Vagus nerve stimulation for fibromyalgia?Because of the challenges of drug tolerance and effectiveness, our study group atthe Pain and Fatigue Study Center received funding to conduct a pilot study of vagusnerve stimulation for fibromyalgia patients.The vagus nerve is involved in central pain processing. And clinical research trialsin refractory epilepsy and depression suggest improvements in pain thresholdsand mood when the afferent pathways of the vagus nerve are stimulated by a surgicallyimplanted, wristwatch-size device.Our study is the first to research the safety and tolerability of vagus nerve stimulationto treat severe fibromyalgia pain. We hope that our data will show promisingresults for this individually programmable device.ness, and strained personal andwork relationships can overwhelma person struggling to feel better.Accurately identifying the psychologicalinfluences on FM symptomsand incorporating the patient’semotional status into the treatmentplan improve outcomes. As withany troubling illness, patients dobest with supportive, well-informedproviders who can help them copeand remain in control.The best adjunctive therapies includecognitive behavior therapy(CBT), patient education, low-impactexercise and stretching, and acupuncture.Many patients also use complementaryand alternative medicine totreat their symptoms.Initially developed as a treatmentfor conditions such as depressionand anxiety, CBT is now used forFM with and without drug therapy.In CBT, a patient focuses on understandinghis or her condition andusing pragmatic coping strategies toimprove the emotional and physicalresponse to it. The goals are tofunction despite pain and disability,eliminate destructive attitudes andbehaviors, and adapt a positivemindset. The patient uses CBT toconserve mental and physical energyand minimize pain. The relaxationtechniques help effectivelymanage chronic pain and sleep difficulties.As a nurse, you can teachCBT techniques and work with patientsto find effective options thatthey prefer.Acupuncture may also alleviatesymptoms and improve outcomes.However, a person may need 8 to10 sessions before this option is effective,and for some, the cost maybe prohibitive.Other adjunctive therapies includeelectromyography biofeedback, aquatherapy, and hypnotherapy.Motivating patients to remain active,intellectually busy, and engagedin enjoyable activities also helps. Encouragesleep hygiene strategies,such as establishing consistent bedtimes,taking short naps (less than 15minutes), pacing physical activityconsistently, and avoiding caffeineand alcohol, to minimize sleep dysfunctionand fatigue. Any exercisemust be gentle, very gradual, andeasy on the joints. Be careful not tominimize a patient’s symptoms or assumethat any new symptom resultsfrom his or her FM.Be familiar with the results ofclinical trials and explain them topatients with FM so they can tailortheir regimens to target their symptoms.You can also encourage patientsto participate in clinical researchtrials (www.clinicaltrials.gov).Referring patients to organizationssuch as The American FibromyalgiaSyndrome Association (www.afsafund.org)and the National FibromyalgiaAssociation (www.fmaware.org)can help them better understandtheir condition and the latest treatmentoptions.Just the factsPeople with FM suffer from disablingsymptoms. They don’t needhealthcare providers who thinktheir condition is a mental health issue.To help these patients, learnthe facts, dispel the myths and,above all, provide supportive, holisticnursing care.✯Selected referencesAbeles AM, Pillinger MH, Solitar BM, AbelesM. Narrative review: the pathophysiology offibromyalgia. Ann Intern Med. 2007;146(10):726-734.Arnold LM, Hudson JL, Hess EV, et al. Familystudy of fibromyalgia. Arthritis Rheum.CE POST-TEST — Be a myth-buster: Stop the misconceptions about fibromyalgiaInstructionsTo take the post-test for this article and earn contact hour credit, pleasego to www.AmericanNurseToday.com. Simply use your Visa or Master-Card to pay the processing fee. (Online: ANA members $15; nonmembers$20.) Once you’ve successfully passed the post-test and completed theevaluation form, you’ll be able to print out your certificate immediately.If you are unable to take the post-test online, complete the print formand mail it to the address at the bottom of the next page. (Mail-in testfee: ANA members $20; nonmembers $25.)Provider accreditationThe American Nurses Association Center for Continuing Education and ProfessionalDevelopment is accredited as a provider of l continuing nursing education by theAmerican Nurses Credentialing Center’s Commission on Accreditation.ANA is approved by the California Board of Registered Nursing, ProviderNumber 6178.Contact hours: 1.6 Rx contact hours: 0.5Expiration: 12/31/12 Post-test passing score is 75%.ANA Center for Continuing Education and Professional Development’s accreditedprovider status refers only to CNE activities and does not imply that there is real orimplied endorsement of any product, service, or company referred to in this activitynor of any company subsidizing costs related to the activity. This CNE activitydoes not include any unannounced information about off-label use of a productfor a purpose other than that for which it was approved by the Food and DrugAdministration (FDA).44 American Nurse Today Volume 2, Issue 9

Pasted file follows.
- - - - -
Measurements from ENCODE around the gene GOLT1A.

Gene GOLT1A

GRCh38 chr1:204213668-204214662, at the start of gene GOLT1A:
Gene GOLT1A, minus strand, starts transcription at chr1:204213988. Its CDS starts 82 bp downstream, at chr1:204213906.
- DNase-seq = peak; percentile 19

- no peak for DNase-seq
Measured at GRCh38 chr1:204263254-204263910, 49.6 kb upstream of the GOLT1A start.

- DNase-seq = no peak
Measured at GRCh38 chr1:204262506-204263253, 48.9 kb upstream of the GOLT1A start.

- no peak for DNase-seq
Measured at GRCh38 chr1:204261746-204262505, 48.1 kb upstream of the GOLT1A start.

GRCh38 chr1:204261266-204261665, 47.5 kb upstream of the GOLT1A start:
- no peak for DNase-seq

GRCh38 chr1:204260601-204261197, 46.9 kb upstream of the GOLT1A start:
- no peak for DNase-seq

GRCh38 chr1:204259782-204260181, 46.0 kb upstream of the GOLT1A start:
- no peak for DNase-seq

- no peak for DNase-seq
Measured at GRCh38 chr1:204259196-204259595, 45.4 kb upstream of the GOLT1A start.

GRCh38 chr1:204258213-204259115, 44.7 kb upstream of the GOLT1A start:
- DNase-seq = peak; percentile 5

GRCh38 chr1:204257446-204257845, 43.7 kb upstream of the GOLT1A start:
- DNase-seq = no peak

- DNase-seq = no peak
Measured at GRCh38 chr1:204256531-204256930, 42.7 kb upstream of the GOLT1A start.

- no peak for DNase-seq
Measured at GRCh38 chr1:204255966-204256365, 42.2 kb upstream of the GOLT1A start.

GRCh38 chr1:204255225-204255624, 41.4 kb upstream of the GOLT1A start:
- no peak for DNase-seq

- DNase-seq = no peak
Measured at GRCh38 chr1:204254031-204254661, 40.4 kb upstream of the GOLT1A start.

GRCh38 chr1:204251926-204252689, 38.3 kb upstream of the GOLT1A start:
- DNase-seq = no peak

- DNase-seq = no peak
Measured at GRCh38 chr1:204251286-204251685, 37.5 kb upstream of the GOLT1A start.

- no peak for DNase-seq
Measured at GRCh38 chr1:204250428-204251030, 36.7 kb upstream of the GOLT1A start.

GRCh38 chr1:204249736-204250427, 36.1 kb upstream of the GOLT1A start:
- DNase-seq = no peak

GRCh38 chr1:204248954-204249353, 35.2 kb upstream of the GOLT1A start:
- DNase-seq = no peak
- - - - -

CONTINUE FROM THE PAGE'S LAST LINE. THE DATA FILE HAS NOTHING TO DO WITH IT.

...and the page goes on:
2004;50:944-952.Clauw DJ. Fibromyalgia: correcting the misconceptions.J Musculoskel Med. 2003;20:467-472.Clauw DJ. Fibromyalgia: update on mechanismsand management. J Clin Rheum.2007;13(2):102-109.Longley K. Fibromyalgia: aetiology, diagnosis,symptoms, and management. Br J Nurs.2006;15(13):729-733.Wallace DJ, Clauw DJ, eds. Fibromyalgia andOther Central Pain Syndromes. Philadelphia,Pa: Lippincott Williams & Wilkins; 2005.Wolfe F, Ross K, Anderson J, et al. Theprevalence and characteristics of fibromyalgiain the general population. ArthritisRheum. 1995;38(1):19-28.For a complete list of selected references, visitwww.AmericanNurseToday.com.Jennifer FitzGibbons, MSN, APN,C, is the ClinicalResearch Coordinator at the Pain and FatigueStudy Center at the University of Medicine andDentistry of New Jersey in Newark. The plannersand authors of this CNE activity have disclosed norelevant financial relationships with any commercialcompanies pertaining to this activity.September 2007 American Nurse Today 45